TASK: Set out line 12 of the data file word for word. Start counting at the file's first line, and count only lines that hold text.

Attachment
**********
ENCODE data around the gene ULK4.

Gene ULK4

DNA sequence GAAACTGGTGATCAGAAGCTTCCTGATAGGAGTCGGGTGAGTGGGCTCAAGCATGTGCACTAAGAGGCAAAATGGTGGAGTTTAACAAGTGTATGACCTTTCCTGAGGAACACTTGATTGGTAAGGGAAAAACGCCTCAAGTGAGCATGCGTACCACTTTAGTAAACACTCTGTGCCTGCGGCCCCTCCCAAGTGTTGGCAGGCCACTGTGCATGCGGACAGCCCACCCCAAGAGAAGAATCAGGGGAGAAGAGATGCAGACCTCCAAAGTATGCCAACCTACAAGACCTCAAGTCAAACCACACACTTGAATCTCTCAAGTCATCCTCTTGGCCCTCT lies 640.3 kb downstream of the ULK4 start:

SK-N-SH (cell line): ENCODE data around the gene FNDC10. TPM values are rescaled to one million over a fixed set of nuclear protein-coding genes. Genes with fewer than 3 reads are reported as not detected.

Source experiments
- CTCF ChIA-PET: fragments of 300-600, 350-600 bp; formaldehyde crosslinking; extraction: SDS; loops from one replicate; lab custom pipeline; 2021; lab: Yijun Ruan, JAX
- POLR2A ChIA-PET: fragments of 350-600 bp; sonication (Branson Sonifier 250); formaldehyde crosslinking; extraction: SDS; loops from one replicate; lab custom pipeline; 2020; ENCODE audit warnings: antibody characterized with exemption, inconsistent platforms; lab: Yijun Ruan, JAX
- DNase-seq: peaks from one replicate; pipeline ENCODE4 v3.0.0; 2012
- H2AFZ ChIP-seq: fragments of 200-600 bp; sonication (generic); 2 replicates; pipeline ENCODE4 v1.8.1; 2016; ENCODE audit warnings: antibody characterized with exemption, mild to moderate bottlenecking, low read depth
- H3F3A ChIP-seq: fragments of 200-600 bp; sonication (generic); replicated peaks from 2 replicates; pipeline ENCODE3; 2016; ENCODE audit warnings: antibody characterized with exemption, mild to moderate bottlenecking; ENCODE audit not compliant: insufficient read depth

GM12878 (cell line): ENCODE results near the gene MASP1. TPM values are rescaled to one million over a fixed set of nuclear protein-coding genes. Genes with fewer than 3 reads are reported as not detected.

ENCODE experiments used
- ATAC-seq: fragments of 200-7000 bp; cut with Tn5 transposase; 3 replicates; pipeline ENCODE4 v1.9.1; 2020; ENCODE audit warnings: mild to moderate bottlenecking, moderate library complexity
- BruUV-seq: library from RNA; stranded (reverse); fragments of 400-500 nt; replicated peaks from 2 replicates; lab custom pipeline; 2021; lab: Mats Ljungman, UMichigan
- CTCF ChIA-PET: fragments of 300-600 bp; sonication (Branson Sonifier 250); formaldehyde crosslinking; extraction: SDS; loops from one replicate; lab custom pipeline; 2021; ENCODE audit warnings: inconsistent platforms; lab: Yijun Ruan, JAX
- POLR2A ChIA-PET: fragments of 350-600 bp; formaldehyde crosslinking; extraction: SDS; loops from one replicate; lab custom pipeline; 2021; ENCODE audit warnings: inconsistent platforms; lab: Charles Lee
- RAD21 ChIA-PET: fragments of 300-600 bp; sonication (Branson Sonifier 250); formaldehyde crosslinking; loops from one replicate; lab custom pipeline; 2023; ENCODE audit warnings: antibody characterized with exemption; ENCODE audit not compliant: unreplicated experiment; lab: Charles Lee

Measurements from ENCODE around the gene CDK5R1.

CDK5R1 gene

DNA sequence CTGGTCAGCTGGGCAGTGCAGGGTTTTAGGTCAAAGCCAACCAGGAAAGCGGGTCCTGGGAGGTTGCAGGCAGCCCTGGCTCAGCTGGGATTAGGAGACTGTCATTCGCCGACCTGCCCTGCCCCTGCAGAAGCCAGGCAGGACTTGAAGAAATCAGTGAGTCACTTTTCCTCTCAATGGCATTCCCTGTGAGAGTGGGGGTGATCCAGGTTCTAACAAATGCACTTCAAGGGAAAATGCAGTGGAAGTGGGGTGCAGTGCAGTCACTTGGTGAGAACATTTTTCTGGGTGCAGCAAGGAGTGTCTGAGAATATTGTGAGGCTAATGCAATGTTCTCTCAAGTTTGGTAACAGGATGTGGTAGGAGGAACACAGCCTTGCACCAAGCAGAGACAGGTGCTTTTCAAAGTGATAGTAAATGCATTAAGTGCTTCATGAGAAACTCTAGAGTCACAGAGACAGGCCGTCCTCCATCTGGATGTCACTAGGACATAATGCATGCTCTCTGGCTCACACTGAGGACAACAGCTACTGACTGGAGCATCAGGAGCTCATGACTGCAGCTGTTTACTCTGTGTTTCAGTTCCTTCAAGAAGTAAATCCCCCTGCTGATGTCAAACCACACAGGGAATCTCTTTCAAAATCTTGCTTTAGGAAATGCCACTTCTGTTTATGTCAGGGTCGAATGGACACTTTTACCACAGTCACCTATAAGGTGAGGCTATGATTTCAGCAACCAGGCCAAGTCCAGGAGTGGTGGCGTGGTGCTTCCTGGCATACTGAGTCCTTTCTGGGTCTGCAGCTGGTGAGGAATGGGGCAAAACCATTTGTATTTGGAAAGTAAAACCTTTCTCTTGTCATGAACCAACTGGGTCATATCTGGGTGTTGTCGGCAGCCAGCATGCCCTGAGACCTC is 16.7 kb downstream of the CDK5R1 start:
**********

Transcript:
ENCODE experiments used